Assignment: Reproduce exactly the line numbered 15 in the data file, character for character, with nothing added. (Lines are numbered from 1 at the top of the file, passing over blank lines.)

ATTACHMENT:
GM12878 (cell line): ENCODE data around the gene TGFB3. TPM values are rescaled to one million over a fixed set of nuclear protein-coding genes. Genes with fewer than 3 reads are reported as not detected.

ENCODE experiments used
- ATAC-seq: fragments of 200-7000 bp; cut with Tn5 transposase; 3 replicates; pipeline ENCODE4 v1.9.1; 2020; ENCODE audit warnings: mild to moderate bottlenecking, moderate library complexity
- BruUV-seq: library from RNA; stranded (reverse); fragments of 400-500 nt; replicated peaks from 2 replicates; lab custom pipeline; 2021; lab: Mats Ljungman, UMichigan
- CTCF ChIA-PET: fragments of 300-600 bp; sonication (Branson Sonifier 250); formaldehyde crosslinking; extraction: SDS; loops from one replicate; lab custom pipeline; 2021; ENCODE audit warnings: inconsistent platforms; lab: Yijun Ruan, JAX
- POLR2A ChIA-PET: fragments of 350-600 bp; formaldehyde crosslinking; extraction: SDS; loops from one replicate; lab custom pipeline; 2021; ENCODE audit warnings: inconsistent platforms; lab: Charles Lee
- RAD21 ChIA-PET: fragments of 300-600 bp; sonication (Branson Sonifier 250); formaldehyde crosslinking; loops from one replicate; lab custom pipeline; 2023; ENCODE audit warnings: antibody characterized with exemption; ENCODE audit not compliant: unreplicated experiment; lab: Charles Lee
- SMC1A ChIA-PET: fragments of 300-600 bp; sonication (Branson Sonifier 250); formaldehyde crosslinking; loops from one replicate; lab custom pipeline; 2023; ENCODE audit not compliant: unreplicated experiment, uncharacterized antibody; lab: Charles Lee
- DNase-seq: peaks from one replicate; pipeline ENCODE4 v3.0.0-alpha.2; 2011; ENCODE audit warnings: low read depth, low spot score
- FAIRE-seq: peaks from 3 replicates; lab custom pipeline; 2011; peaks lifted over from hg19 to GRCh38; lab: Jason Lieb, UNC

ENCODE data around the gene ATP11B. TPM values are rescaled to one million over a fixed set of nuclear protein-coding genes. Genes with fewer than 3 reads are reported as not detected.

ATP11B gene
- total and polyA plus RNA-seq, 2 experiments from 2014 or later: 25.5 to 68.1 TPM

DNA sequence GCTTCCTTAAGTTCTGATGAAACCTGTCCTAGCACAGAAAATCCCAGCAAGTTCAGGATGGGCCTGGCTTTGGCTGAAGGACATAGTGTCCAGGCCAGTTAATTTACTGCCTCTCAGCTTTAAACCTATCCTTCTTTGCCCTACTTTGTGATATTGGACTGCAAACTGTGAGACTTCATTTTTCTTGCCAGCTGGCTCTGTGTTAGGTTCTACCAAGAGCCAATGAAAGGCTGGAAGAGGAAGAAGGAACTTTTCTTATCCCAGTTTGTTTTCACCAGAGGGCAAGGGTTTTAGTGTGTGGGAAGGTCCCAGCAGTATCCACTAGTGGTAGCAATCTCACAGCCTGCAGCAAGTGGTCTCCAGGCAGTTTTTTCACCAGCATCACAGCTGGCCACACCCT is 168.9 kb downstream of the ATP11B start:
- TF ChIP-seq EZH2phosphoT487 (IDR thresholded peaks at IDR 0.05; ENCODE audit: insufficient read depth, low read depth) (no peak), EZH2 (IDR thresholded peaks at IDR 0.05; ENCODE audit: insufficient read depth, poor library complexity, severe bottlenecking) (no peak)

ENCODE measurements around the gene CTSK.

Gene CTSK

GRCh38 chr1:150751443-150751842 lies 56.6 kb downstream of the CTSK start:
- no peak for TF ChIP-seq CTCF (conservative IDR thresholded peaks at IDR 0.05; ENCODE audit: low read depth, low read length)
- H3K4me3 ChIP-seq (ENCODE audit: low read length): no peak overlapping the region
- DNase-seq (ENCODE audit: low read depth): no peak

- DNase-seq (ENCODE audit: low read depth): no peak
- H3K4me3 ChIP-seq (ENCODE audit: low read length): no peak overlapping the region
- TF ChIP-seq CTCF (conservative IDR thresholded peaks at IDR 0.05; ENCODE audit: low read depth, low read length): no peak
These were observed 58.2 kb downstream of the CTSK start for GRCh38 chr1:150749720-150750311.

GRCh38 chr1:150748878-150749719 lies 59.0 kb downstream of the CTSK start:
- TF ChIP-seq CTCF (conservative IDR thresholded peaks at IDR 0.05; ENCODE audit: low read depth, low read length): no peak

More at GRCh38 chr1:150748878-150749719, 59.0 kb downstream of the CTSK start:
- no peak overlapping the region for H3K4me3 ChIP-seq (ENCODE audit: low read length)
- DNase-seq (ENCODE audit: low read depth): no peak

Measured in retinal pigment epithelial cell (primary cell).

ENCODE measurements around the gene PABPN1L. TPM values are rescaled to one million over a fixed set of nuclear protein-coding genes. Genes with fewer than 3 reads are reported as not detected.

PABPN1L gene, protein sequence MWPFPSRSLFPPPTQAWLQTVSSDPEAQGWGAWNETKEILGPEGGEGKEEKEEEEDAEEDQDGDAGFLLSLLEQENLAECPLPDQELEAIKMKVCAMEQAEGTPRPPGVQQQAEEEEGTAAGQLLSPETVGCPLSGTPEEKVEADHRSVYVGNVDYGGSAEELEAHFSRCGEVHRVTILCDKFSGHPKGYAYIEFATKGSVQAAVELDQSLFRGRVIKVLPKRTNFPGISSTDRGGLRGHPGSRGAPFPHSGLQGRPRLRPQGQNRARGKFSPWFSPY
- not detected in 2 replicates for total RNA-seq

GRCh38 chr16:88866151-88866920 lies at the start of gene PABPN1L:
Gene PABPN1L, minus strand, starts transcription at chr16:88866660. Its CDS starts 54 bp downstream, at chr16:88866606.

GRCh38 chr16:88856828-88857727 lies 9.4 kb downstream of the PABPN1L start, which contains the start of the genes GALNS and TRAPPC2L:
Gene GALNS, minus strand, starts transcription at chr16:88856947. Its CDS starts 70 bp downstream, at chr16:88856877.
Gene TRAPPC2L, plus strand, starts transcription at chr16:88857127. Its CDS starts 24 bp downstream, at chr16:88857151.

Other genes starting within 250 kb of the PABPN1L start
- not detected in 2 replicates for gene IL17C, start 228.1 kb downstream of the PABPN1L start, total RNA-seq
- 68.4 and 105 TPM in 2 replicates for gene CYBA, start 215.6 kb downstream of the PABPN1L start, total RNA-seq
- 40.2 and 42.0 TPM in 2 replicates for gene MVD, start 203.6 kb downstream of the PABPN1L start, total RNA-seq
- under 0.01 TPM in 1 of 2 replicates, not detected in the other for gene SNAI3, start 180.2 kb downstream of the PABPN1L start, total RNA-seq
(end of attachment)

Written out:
- TF ChIP-seq EZH2phosphoT487 (IDR thresholded peaks at IDR 0.05; ENCODE audit: insufficient read depth, low read depth) (no peak), EZH2 (IDR thresholded peaks at IDR 0.05; ENCODE audit: insufficient read depth, poor library complexity, severe bottlenecking) (no peak)